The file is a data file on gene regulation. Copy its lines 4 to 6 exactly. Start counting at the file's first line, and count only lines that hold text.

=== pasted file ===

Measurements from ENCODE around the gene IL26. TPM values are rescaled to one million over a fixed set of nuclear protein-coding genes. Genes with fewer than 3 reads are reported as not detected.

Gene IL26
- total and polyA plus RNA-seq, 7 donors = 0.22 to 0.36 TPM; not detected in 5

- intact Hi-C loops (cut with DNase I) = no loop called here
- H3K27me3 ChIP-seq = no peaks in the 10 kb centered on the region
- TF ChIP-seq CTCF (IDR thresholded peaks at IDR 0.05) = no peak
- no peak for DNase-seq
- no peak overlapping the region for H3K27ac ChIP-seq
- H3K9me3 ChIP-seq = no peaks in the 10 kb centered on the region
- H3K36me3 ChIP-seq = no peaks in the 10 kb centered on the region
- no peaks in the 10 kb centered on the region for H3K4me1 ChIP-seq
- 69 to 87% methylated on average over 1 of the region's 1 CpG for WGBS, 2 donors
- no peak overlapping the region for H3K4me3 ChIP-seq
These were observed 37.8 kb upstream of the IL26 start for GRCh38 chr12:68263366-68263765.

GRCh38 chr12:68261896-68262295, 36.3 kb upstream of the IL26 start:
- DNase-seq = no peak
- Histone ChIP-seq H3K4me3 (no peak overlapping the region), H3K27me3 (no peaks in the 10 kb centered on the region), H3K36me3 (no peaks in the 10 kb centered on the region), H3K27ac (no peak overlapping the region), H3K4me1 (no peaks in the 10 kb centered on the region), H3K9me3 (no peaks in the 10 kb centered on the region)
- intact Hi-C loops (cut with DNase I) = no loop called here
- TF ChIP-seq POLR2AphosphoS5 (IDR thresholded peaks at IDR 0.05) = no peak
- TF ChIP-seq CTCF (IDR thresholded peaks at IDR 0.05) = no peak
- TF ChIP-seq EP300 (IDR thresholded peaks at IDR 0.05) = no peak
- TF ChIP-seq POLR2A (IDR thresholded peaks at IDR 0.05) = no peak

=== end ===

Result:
- intact Hi-C loops (cut with DNase I) = no loop called here
- H3K27me3 ChIP-seq = no peaks in the 10 kb centered on the region
- TF ChIP-seq CTCF (IDR thresholded peaks at IDR 0.05) = no peak